Most people think Valley farmers sit back, kick their feet up and relax when winter rolls around, but local growers say that simply isn't true.
Paul Champoux, owner and manager of Champoux Vineyards in Prosser, said there's a lot that needs to be done before farmers can actually knock off for a few weeks in the winter.
In November, Champoux said he waters up his vine's roots well in order to prevent a loss of moisture in the vines when the soil freezes.
Another big job he said he does is winterizing his irrigation system, and on his 175 acres of land, that's a big job.
Champoux said warm fall temperatures help the vines to winterize themselves. He said the longer a vine stays active, the better protected it will be in the winter.
He also said varieties of grapes can have a big variation in how resistant they are to the cold. Some are better than others.
Warm winter temperatures also help Champoux with his vine maintenance.
"If it's an easy winter you might be doing trellace repair," he said. "There's always something to do in the vineyard."
Once snow finally falls, he said he and his workers move inside to work on equipment.
He said many grape growers will actually take a couple weeks off in the early winter. From Thanksgiving to New Years, Champoux said most people take off to visit family.
Like grapes, hop farmers need to prepare their crops too.
Willard Mears, executive manager of Segal Ranch near Grandview who grows hops, said he does a lot of things that are very similar to grape preparation.
"Of course we have 11 months until the next harvest," Mears said. But that just means he and his workers have to get their crop ready to grow.
"There isn't a real downtime," Mears said.
Apples, pears and cherry work isn't much different, according to Mike Kendrick, owner of Highline Orchard in Wapato.
"A lot of people think once we're through picking we're done," he said.
That's not true, though. Much like Champoux, Kendrick said his orchard needs to be winterized. And like Champoux, he first has to winterize his irrigation system.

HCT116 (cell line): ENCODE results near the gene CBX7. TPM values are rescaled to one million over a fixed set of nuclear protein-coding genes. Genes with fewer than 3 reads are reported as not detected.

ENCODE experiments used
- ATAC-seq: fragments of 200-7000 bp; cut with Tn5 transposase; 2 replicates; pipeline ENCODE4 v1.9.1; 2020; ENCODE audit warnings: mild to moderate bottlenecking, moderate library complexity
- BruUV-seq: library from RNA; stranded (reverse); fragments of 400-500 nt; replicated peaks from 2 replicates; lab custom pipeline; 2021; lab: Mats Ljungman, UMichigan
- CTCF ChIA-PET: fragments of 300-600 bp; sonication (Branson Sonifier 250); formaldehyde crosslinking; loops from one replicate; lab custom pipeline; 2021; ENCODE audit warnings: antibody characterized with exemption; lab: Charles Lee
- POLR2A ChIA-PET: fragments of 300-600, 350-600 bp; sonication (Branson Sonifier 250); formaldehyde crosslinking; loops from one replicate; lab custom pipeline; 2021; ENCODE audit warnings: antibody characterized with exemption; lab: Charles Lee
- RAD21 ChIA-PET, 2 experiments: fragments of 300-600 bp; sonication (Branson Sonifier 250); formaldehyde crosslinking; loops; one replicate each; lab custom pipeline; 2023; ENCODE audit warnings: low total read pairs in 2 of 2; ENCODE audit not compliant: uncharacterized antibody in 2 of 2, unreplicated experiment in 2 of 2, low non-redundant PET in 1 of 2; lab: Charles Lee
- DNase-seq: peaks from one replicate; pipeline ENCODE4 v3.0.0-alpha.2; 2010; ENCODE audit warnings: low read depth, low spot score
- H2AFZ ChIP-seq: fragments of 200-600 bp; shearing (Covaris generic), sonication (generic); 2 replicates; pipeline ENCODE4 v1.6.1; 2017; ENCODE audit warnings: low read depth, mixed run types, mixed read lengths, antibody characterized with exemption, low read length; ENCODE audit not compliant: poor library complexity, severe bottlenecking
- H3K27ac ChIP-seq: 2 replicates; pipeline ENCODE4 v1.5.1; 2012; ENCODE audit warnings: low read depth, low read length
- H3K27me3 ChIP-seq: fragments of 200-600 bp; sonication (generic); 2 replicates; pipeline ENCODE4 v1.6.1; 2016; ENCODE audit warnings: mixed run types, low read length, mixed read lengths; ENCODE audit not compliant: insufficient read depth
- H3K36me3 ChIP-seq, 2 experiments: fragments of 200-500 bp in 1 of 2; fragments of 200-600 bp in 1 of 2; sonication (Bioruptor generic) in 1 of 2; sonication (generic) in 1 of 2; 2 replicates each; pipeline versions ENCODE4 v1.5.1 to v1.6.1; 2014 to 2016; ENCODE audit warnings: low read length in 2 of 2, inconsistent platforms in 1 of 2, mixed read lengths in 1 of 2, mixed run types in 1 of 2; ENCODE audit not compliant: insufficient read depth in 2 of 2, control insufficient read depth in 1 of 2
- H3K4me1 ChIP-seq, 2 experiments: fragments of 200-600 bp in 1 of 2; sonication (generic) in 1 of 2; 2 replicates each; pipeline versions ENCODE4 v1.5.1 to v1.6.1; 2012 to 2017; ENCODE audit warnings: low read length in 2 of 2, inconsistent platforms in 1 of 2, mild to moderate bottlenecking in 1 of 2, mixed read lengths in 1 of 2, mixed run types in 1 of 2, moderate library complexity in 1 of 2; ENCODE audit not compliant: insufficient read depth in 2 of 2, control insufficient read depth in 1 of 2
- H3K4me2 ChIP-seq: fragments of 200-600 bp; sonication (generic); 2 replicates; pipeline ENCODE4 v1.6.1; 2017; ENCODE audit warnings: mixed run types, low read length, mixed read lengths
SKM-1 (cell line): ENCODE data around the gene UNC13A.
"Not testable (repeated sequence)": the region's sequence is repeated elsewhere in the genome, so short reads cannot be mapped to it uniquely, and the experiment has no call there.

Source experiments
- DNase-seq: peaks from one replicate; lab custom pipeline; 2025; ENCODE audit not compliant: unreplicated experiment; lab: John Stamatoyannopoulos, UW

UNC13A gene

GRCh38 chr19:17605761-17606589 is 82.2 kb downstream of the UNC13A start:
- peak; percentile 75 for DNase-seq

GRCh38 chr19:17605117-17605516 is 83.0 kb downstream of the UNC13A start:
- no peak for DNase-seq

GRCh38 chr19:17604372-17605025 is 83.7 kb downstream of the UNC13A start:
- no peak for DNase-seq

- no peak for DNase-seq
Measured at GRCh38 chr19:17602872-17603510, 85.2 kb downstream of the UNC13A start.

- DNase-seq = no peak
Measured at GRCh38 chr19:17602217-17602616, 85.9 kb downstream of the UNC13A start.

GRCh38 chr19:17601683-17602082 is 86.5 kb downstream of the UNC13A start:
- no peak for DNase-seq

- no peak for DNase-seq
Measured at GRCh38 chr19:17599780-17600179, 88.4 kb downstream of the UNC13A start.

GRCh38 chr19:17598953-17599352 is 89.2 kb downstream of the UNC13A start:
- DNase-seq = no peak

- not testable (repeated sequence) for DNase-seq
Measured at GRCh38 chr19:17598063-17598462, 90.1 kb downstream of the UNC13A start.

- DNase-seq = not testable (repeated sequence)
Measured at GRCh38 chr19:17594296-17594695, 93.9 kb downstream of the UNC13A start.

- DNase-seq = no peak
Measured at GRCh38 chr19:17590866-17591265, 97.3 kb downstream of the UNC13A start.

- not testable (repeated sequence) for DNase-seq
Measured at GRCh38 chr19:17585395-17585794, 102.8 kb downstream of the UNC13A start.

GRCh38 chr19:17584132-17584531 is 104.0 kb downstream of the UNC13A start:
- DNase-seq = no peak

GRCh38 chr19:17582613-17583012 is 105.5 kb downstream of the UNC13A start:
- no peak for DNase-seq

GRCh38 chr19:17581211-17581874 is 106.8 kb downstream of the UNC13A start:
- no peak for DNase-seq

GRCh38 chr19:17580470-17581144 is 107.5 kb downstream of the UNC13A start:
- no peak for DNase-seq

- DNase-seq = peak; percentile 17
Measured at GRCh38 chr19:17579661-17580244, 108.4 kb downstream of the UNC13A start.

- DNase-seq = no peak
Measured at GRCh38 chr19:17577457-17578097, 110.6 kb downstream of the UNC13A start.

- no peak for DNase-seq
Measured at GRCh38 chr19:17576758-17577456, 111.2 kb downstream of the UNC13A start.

Pest control is another issue that needs to be addressed.
Kendrick said mice and gophers pose a big problem in his orchard, and that's why so much attention is paid to eliminating them.
Fertilizer and weed killer are put on the orchard as well, Kendrick said.
Champoux said he doesn't begin to prune his vines until February, but Kendrick doesn't have that luxury. Kendrick said pruning goes on all winter long, just as long as the temperature stays about 20 degrees Fahrenheit. Pruning below that temperature can cause damage to the tree, he said.
In addition, there are meetings and luncheons, Kendrick said. Pesticide companies try their hardest to get growers to use their product.
He said there's always someone claiming they've got the newest and greatest thing to eliminate pests in the grower's orchard, though it never seems to work out that way.
Growers will even go to packing plants to see how things are going, Kendrick said.
Kendrick said his workers may even need to be recertified in CPR. He said that at least one person needs to be on the job site that's certified in CPR at any given time.
Despite the thought that farmers don't do much during the winter, both Champoux and Kendrick said they wanted to dispel the rumor that they aren't busy and put their feet up for the winter.
"I wish we could," Champoux said.